DRUNKEN ANGEL (1948)

I want to keep this short because there is no way I could properly write about this film without getting too personal. Not that I'm afraid of getting too personal, it's just that I believe that some things belong just to ourselves. Like the pain of Toshiro Mifune's character, “the sharp-looking type that women go for”, a suave crook, with a great intensity in his eyes, and wild strands of hair that fall in his face in just the right moments, in just the right way, to cool for everything, but not immune to illness. Tuberculosis is out to get him. Illness, the great dictator, and yet the great democrat, too, as it doesn't care who you are, where you're coming from and where you plan on going. You are in its grip, robbed of your identity, reminding you that your life is just a few blinks in the grand scheme of things, and these are the truths he is facing now, whether he wants to or not. With one hand he is firmly holding on to the Earth—his pride, his loyalty, his masculinity, the ego that tricks him into believing that we matter. His knowing hand is greeting mortality. He stands by a muddy river, smelling on a carnation, the flower of death. Then he throws it into the dirty water. He'll stay for just a little longer.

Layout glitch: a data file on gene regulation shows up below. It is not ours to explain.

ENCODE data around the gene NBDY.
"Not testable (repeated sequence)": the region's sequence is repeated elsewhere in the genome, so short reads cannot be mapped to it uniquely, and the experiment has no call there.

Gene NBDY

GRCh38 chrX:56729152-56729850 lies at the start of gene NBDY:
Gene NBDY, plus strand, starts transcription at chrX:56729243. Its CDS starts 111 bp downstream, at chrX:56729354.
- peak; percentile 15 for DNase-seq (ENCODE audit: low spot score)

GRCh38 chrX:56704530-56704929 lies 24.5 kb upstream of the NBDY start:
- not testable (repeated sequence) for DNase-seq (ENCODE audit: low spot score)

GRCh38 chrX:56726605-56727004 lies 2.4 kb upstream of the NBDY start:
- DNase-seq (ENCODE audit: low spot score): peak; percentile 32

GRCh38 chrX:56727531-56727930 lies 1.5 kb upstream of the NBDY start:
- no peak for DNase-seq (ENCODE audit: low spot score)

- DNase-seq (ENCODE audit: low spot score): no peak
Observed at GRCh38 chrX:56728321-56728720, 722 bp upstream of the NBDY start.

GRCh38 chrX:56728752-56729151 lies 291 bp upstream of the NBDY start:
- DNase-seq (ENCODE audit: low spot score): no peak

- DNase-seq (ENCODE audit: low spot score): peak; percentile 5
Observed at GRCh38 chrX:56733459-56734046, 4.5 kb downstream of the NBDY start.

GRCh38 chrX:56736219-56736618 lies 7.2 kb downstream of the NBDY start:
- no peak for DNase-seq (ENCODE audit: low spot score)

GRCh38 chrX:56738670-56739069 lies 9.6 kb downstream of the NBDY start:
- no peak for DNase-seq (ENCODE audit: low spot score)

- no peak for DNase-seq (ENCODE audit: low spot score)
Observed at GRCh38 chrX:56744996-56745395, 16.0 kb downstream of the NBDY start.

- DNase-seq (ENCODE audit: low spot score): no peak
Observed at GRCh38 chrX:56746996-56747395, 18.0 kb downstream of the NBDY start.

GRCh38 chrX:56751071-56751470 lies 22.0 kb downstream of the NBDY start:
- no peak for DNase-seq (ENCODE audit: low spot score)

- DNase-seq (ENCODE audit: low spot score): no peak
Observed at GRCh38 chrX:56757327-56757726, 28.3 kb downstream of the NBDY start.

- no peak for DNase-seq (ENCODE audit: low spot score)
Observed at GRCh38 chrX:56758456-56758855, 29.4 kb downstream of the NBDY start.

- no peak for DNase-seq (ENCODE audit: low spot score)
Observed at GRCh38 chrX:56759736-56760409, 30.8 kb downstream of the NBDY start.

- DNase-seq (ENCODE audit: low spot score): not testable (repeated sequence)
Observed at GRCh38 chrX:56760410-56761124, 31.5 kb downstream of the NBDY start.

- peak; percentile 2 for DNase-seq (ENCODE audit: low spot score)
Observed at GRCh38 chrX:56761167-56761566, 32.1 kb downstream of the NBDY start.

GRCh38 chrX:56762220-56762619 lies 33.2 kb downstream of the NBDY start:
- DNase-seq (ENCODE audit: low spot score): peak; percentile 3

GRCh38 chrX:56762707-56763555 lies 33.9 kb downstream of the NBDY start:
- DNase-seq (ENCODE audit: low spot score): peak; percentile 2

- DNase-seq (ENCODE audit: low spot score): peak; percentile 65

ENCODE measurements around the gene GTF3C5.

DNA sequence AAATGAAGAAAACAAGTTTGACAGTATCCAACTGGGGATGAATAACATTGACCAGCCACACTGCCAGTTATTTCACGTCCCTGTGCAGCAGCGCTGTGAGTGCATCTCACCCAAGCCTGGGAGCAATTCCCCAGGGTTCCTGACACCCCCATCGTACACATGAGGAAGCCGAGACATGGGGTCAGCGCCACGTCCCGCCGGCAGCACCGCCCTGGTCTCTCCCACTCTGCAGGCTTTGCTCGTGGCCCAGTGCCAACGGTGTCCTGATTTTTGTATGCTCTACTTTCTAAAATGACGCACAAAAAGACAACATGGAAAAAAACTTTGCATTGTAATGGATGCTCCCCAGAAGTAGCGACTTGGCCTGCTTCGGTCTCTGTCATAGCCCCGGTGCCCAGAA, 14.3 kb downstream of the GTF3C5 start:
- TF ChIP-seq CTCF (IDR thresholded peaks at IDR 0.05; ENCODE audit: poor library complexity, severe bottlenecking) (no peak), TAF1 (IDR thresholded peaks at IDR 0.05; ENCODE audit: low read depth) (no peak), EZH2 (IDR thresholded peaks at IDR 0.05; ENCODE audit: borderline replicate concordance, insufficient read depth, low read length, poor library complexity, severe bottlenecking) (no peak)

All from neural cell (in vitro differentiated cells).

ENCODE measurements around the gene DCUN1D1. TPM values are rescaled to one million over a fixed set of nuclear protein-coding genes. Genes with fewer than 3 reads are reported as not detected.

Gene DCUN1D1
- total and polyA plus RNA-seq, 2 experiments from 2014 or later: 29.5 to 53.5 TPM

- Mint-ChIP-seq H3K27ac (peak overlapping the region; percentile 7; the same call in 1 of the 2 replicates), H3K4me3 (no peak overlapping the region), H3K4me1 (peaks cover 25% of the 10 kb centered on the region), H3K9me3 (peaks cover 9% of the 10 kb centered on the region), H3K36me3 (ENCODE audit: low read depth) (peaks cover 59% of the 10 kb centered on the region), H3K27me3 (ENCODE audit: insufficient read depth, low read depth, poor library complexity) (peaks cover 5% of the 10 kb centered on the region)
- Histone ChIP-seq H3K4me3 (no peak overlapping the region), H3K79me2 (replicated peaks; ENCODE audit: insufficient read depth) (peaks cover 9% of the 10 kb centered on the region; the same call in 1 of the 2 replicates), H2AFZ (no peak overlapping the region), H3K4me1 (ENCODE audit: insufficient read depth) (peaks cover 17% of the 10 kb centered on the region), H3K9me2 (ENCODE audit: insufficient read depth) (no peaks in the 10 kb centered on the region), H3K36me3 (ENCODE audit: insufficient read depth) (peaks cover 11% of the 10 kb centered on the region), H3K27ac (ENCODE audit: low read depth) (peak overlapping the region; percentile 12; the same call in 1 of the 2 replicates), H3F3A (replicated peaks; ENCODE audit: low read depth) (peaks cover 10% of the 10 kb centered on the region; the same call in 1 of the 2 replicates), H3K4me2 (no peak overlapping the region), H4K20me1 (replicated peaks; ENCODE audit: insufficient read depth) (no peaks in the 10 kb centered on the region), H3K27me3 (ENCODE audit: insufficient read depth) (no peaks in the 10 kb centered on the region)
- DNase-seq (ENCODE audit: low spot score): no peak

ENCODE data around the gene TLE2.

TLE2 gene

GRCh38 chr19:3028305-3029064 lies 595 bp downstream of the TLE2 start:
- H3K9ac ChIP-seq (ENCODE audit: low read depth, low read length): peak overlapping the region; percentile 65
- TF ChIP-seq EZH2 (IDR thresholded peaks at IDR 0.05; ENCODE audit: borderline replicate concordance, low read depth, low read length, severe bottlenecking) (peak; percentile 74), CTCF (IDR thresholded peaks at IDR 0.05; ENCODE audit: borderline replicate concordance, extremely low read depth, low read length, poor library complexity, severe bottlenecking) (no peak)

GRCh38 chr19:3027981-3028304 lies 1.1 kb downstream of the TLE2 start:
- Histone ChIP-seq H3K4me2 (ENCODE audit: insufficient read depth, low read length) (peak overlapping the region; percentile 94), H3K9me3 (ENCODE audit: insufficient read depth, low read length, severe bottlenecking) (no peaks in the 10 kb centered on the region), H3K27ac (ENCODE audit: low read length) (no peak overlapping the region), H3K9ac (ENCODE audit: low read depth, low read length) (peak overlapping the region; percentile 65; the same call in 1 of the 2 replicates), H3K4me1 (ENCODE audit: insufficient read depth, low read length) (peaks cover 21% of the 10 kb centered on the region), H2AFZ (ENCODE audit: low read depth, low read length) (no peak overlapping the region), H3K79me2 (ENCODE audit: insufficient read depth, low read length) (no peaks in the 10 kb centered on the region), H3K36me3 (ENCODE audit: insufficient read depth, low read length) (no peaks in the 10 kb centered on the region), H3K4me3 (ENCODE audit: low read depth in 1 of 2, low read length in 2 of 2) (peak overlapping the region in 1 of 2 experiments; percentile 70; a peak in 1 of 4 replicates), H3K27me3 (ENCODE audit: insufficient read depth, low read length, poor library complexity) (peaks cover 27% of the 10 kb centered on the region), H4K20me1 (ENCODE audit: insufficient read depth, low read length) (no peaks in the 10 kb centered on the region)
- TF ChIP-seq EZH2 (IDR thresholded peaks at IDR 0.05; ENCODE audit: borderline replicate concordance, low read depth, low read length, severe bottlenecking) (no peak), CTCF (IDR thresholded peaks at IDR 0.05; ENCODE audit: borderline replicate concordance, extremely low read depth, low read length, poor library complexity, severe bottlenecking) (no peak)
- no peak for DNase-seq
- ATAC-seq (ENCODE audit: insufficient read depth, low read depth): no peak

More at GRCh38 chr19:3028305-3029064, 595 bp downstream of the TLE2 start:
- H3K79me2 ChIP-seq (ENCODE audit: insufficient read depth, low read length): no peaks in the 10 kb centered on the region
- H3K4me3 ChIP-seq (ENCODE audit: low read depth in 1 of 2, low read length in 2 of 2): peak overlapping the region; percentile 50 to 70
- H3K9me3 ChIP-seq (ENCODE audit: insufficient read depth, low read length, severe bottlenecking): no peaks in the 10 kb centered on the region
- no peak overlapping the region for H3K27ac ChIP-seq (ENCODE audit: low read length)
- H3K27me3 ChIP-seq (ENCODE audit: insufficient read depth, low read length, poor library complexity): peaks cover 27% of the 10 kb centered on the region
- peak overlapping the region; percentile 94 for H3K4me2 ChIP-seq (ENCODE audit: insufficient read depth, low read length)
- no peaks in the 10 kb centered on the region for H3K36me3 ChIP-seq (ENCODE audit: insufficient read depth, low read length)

And then there is the alcoholic doctor, played by Takashi Shimura, who cares a little more than any doctor you will ever meet in real life, he's a little too invested, and we realize it's because he is projecting all sorts of things into his unusual new patient: He sees in him a memory or a wish, maybe he sees what he himself could have been, whether it was who he wanted to be or feared to be. He admires and despises him in equal measure. He is the drunken angel who makes a promise of saving Mifune's character, in such a desperate way that you think he's trying to save his own life. And in a way that's exactly his intention. Sometimes we cling to people and try to save them because we fail to save ourselves. And when we fail them, too, we might get angry because they didn't allow us to forget, to bury our heads in their lap and disappear in their pain. And so there we are again, alone, cornered by our own shortcomings and no way out. No way to dissolve until our time is up. A blessing and a curse to wake up again the next day with a new illusion, something else to cling to. A stranger or a familiar face crossing our path, confirming our purpose or leaving us with a smile.

I have been both, the drunken angel and the one who was once saved by one, and this is why this unforgettable film will always hold a special place in my heart.